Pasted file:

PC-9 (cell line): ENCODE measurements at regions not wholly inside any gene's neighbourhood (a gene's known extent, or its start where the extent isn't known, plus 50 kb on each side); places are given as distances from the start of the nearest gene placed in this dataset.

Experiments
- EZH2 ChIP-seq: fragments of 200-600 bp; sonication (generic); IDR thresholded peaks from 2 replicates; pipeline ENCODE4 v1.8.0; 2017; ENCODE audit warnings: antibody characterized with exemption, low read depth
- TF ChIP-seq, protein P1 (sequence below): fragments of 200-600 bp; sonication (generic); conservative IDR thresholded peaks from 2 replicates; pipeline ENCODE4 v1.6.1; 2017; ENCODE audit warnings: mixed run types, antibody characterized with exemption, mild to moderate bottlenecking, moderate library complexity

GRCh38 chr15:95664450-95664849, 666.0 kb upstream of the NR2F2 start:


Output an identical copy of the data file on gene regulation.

PC-9 (cell line): ENCODE measurements at regions not wholly inside any gene's neighbourhood (a gene's known extent, or its start where the extent isn't known, plus 50 kb on each side); places are given as distances from the start of the nearest gene placed in this dataset.

Experiments
- EZH2 ChIP-seq: fragments of 200-600 bp; sonication (generic); IDR thresholded peaks from 2 replicates; pipeline ENCODE4 v1.8.0; 2017; ENCODE audit warnings: antibody characterized with exemption, low read depth
- TF ChIP-seq, protein P1 (sequence below): fragments of 200-600 bp; sonication (generic); conservative IDR thresholded peaks from 2 replicates; pipeline ENCODE4 v1.6.1; 2017; ENCODE audit warnings: mixed run types, antibody characterized with exemption, mild to moderate bottlenecking, moderate library complexity

GRCh38 chr15:95664450-95664849, 666.0 kb upstream of the NR2F2 start: